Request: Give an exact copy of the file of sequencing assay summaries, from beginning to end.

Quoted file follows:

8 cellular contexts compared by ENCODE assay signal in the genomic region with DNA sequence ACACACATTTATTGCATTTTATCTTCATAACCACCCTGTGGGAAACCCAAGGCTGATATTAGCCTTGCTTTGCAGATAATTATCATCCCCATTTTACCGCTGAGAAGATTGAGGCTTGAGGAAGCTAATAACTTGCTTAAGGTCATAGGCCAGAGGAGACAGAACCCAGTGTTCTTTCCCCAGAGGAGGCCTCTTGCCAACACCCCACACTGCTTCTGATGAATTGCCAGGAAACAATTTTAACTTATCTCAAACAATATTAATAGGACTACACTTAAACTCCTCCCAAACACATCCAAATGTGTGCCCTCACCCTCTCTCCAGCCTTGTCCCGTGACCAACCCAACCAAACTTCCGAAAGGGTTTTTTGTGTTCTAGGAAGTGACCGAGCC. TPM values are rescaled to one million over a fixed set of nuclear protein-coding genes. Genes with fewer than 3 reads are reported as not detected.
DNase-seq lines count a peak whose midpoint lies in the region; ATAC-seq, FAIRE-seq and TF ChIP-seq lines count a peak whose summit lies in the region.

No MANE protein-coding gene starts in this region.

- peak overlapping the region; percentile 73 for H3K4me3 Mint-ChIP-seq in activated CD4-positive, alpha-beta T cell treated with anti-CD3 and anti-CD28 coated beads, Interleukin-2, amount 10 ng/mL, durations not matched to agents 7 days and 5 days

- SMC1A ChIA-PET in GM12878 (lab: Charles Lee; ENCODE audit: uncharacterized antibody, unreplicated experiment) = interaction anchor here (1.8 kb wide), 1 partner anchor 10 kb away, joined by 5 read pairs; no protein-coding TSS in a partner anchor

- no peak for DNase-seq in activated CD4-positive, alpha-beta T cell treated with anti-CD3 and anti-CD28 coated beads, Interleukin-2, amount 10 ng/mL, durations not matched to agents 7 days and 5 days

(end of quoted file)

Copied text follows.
8 cellular contexts compared by ENCODE assay signal in the genomic region with DNA sequence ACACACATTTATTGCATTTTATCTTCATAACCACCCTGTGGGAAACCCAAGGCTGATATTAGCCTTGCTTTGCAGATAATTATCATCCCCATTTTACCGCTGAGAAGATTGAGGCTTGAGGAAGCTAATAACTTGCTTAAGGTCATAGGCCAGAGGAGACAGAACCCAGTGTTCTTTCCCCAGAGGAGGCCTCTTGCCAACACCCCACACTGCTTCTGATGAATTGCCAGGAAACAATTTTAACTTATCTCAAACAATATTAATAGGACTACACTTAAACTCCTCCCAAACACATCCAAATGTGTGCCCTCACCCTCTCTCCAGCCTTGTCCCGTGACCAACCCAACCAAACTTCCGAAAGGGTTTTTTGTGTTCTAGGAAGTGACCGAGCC. TPM values are rescaled to one million over a fixed set of nuclear protein-coding genes. Genes with fewer than 3 reads are reported as not detected.
DNase-seq lines count a peak whose midpoint lies in the region; ATAC-seq, FAIRE-seq and TF ChIP-seq lines count a peak whose summit lies in the region.

No MANE protein-coding gene starts in this region.

- peak overlapping the region; percentile 73 for H3K4me3 Mint-ChIP-seq in activated CD4-positive, alpha-beta T cell treated with anti-CD3 and anti-CD28 coated beads, Interleukin-2, amount 10 ng/mL, durations not matched to agents 7 days and 5 days

- SMC1A ChIA-PET in GM12878 (lab: Charles Lee; ENCODE audit: uncharacterized antibody, unreplicated experiment) = interaction anchor here (1.8 kb wide), 1 partner anchor 10 kb away, joined by 5 read pairs; no protein-coding TSS in a partner anchor

- no peak for DNase-seq in activated CD4-positive, alpha-beta T cell treated with anti-CD3 and anti-CD28 coated beads, Interleukin-2, amount 10 ng/mL, durations not matched to agents 7 days and 5 days